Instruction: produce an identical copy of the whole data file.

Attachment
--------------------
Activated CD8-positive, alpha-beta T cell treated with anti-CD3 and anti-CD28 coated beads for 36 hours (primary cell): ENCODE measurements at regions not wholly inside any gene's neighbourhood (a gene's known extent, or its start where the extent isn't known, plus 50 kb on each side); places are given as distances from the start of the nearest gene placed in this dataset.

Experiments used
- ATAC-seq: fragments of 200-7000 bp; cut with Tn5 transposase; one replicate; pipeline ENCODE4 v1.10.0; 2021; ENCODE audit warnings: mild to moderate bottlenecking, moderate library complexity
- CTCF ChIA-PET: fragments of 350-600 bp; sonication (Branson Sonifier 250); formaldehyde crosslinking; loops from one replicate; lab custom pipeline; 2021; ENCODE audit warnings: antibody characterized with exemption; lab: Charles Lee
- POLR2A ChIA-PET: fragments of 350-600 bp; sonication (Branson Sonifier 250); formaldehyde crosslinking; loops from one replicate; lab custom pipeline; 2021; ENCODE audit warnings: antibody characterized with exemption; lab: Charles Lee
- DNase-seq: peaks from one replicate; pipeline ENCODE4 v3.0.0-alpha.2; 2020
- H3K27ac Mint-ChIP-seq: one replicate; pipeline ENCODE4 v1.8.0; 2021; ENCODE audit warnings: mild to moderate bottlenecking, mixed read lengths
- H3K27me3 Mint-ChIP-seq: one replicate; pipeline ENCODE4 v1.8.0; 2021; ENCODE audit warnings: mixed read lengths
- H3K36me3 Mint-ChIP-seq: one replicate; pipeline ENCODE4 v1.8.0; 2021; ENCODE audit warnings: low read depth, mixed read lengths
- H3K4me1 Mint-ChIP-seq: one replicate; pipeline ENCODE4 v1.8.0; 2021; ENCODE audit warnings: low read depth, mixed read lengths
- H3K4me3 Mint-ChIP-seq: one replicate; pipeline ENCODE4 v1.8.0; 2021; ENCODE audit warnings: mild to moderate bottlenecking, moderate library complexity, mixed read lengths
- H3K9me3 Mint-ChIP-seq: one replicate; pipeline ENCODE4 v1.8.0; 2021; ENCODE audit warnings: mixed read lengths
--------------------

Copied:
Activated CD8-positive, alpha-beta T cell treated with anti-CD3 and anti-CD28 coated beads for 36 hours (primary cell): ENCODE measurements at regions not wholly inside any gene's neighbourhood (a gene's known extent, or its start where the extent isn't known, plus 50 kb on each side); places are given as distances from the start of the nearest gene placed in this dataset.

Experiments used
- ATAC-seq: fragments of 200-7000 bp; cut with Tn5 transposase; one replicate; pipeline ENCODE4 v1.10.0; 2021; ENCODE audit warnings: mild to moderate bottlenecking, moderate library complexity
- CTCF ChIA-PET: fragments of 350-600 bp; sonication (Branson Sonifier 250); formaldehyde crosslinking; loops from one replicate; lab custom pipeline; 2021; ENCODE audit warnings: antibody characterized with exemption; lab: Charles Lee
- POLR2A ChIA-PET: fragments of 350-600 bp; sonication (Branson Sonifier 250); formaldehyde crosslinking; loops from one replicate; lab custom pipeline; 2021; ENCODE audit warnings: antibody characterized with exemption; lab: Charles Lee
- DNase-seq: peaks from one replicate; pipeline ENCODE4 v3.0.0-alpha.2; 2020
- H3K27ac Mint-ChIP-seq: one replicate; pipeline ENCODE4 v1.8.0; 2021; ENCODE audit warnings: mild to moderate bottlenecking, mixed read lengths
- H3K27me3 Mint-ChIP-seq: one replicate; pipeline ENCODE4 v1.8.0; 2021; ENCODE audit warnings: mixed read lengths
- H3K36me3 Mint-ChIP-seq: one replicate; pipeline ENCODE4 v1.8.0; 2021; ENCODE audit warnings: low read depth, mixed read lengths
- H3K4me1 Mint-ChIP-seq: one replicate; pipeline ENCODE4 v1.8.0; 2021; ENCODE audit warnings: low read depth, mixed read lengths
- H3K4me3 Mint-ChIP-seq: one replicate; pipeline ENCODE4 v1.8.0; 2021; ENCODE audit warnings: mild to moderate bottlenecking, moderate library complexity, mixed read lengths
- H3K9me3 Mint-ChIP-seq: one replicate; pipeline ENCODE4 v1.8.0; 2021; ENCODE audit warnings: mixed read lengths